Maternal child health discussion
Review the case study and answer the following questions.

Case Study: A 25-year-old presented to the labor and delivery unit with complaints of uterine cramping and lower back pain. The client denied any vaginal bleeding and had a history of preterm birth at 32 weeks (about 7 and a half months) gestation with her last pregnancy. The baby from that pregnancy is three years old has no developmental issues. The client’s gestational age is 30 weeks (about 7 months). She is O+, and all other lab values are normal. No evidence of sexually transmitted infections (STI’s).
(Group Beta Strep is missing from the labs and most often is obtained at 35 – 37 weeks (about 8 and a half months) gestation. Without this information, it is often determined to treat the patient anyway, to protect a premature baby from the risk.)
• What additional information should the nurse obtain from the client?
• What nursing intervention is most appropriate in this situation?
• What screening tests should be obtained to determine the risk for preterm labor?
• If the client is in preterm labor, what medications would the nurse expect to be ordered, and what are the priorities for the nurse to assess post-administration? (Include dose, side effects and expected outcomes of the medication).

Additional information that the nurse should obtain from the client include:
The client’s current obstetric history, including any previous pregnancies, complications, and outcomes.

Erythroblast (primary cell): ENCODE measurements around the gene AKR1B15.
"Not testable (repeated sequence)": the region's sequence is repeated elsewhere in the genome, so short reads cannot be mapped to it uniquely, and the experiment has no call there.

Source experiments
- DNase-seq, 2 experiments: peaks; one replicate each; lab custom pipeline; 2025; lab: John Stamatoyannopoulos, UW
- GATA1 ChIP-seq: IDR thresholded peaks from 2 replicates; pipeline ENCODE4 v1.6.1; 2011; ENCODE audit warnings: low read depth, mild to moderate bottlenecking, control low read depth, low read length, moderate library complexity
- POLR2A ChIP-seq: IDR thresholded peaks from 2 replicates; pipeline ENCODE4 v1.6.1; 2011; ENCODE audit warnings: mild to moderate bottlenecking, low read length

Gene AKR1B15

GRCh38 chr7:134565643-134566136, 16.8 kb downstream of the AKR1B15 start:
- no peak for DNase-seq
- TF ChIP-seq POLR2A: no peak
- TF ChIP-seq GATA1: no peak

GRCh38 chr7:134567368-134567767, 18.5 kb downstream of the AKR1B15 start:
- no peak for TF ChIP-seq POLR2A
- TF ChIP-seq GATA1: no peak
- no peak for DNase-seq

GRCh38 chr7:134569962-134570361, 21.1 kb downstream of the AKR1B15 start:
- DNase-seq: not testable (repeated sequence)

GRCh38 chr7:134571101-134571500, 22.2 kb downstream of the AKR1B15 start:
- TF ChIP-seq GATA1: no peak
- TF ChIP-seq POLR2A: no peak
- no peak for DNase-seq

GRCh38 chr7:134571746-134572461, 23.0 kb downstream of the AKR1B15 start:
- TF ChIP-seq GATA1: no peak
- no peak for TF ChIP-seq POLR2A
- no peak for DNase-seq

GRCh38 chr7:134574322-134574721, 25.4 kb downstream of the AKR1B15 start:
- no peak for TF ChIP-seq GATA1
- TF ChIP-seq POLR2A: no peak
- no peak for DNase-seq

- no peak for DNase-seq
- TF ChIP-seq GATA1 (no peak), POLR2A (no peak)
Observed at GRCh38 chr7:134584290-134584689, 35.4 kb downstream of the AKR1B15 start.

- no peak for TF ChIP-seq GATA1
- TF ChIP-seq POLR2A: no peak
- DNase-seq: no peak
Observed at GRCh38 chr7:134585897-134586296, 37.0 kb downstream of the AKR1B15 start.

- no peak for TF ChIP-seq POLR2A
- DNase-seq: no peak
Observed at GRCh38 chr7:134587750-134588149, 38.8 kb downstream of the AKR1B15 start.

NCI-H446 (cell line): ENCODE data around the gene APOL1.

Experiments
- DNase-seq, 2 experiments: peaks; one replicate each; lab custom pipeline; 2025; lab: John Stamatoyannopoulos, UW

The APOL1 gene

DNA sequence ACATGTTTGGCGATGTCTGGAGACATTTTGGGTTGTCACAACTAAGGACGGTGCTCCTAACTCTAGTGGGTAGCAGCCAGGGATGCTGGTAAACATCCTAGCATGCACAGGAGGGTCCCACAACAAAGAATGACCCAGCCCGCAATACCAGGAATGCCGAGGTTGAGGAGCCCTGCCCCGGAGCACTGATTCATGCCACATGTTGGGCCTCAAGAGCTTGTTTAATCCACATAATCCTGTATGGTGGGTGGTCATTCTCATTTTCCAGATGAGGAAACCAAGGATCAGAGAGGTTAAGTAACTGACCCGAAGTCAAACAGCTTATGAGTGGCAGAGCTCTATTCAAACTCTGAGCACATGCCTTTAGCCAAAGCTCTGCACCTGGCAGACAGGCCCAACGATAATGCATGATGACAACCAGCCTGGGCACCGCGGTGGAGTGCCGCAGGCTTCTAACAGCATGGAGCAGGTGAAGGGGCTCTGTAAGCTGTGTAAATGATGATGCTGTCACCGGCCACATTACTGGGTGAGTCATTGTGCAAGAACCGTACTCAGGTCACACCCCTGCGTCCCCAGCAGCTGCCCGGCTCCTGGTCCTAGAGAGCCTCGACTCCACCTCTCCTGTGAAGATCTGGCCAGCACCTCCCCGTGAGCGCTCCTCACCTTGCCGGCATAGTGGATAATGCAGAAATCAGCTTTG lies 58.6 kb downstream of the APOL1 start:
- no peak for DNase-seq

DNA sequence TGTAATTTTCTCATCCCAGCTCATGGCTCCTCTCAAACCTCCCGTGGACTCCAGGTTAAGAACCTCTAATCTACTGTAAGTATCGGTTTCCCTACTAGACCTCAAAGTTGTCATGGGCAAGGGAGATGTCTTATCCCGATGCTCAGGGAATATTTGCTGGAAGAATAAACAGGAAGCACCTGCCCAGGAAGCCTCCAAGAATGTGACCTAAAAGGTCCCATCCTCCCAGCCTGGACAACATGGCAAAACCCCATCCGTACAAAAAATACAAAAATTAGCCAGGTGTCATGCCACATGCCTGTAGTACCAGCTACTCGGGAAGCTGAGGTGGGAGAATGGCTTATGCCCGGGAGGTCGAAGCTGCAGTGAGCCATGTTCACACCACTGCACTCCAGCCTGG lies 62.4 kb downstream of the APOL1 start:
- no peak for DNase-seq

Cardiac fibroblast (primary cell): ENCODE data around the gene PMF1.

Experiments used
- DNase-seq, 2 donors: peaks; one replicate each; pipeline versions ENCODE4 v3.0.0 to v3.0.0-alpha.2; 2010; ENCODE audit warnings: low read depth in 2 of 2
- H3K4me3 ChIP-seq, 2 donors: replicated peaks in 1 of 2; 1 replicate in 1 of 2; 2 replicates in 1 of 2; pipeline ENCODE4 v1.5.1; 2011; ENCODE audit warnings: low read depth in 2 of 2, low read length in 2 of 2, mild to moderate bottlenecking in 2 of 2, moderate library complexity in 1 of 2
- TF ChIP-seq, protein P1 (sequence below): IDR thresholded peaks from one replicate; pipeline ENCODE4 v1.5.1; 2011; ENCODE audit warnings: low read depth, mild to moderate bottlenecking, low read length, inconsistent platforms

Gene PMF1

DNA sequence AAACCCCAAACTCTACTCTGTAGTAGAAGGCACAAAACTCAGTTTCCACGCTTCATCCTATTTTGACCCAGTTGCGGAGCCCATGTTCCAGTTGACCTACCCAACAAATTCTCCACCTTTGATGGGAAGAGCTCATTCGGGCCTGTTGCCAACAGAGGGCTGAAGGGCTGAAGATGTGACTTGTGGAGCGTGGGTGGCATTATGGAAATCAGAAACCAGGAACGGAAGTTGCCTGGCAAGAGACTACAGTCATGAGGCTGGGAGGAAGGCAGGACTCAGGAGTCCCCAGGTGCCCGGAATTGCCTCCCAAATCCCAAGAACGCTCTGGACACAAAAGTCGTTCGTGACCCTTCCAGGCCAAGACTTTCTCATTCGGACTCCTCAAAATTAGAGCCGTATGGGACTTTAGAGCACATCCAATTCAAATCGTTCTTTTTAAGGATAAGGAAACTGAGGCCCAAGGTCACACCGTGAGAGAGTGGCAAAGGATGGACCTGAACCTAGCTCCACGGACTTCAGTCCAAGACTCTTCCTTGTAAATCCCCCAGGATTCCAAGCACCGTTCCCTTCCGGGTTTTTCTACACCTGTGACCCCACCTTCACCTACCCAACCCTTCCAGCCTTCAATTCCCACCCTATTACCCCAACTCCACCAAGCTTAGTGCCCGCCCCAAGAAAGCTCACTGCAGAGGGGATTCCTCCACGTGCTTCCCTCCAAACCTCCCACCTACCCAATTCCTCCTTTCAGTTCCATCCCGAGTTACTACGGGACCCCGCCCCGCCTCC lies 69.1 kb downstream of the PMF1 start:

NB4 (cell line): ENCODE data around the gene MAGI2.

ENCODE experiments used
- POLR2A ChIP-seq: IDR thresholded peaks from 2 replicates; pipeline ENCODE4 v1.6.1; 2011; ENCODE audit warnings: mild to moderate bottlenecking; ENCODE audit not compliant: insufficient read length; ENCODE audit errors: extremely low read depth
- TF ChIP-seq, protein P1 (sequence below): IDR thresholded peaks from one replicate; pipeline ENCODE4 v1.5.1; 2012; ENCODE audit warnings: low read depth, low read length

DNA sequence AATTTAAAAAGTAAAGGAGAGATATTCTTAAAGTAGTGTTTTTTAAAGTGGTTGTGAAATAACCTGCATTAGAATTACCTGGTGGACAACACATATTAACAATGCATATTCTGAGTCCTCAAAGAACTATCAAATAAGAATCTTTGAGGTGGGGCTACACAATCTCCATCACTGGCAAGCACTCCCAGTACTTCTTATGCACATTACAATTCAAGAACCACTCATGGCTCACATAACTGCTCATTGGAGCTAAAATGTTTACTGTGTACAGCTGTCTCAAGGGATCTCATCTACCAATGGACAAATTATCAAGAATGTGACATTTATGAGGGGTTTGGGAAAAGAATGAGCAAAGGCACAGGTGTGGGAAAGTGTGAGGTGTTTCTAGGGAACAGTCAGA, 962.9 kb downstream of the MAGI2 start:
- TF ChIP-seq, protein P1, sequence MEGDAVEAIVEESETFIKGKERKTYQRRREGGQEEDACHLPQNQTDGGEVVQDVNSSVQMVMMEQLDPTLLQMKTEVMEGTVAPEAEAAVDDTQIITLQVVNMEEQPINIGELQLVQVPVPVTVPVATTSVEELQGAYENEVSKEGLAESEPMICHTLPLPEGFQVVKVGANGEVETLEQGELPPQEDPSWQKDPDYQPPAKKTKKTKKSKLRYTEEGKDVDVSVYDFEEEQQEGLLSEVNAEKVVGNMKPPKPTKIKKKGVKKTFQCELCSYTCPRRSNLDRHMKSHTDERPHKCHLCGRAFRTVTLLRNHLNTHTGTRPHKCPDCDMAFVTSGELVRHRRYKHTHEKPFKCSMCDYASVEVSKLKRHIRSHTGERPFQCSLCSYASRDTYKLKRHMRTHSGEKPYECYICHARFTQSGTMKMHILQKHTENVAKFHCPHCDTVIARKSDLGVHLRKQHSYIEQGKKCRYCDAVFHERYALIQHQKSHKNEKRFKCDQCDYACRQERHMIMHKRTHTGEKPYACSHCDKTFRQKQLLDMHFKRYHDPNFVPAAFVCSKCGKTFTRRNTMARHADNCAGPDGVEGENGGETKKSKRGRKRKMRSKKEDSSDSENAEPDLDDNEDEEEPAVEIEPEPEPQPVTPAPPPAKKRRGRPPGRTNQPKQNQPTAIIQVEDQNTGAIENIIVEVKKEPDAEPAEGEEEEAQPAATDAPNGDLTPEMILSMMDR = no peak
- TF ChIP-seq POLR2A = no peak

The client’s current symptoms, including the timing, frequency, and intensity of uterine cramping and lower back pain.
The client’s current medications and any allergies or adverse reactions.
The client’s current living situation, support system, and access to transportation.
The nursing intervention most appropriate in this situation would be to monitor the client’s vital signs and fetal heart rate, as well as to perform a pelvic exam to assess cervical dilation and effacement. The nurse should also administer tocolytics (medications that slow or stop premature labor) as ordered.
Screening tests that should be obtained to determine the risk for preterm labor include:
Fetal fibronectin (fFN) test: This test detects a protein in the cervix that is associated with an increased risk of preterm labor.
Home uterine activity monitoring (HUAM): This test monitors contractions and helps determine the risk of preterm labor.
Uterine artery Doppler: This test assesses blood flow in the uterus and placenta and can help identify women at risk of preterm labor.
If the client is in preterm labor, the nurse can expect to administer medications such as terbutaline (Brethine) and/or magnesium sulfate.
Terbutaline (dose: 0.25-0.5 mg subcutaneous every 4-6 hours as needed) is a beta-agonist that acts on the smooth muscle of the uterus to reduce contractions. Common side effects include tachycardia, tremors, and anxiety.
Magnesium sulfate (dose: 4-6 g IV loading dose, followed by 2 g/hour maintenance infusion) is an anticonvulsant that also has a tocolytic effect. Common side effects include flushing, nausea, and decreased deep tendon reflexes.
The priorities for the nurse to assess post-administration would include monitoring the client’s vital signs, fetal heart rate, and response to the medication, as well as monitoring for any adverse reactions or side effects. The nurse should also closely monitor the client’s progress and notify the healthcare provider if there are any concerns or changes in the client’s condition.

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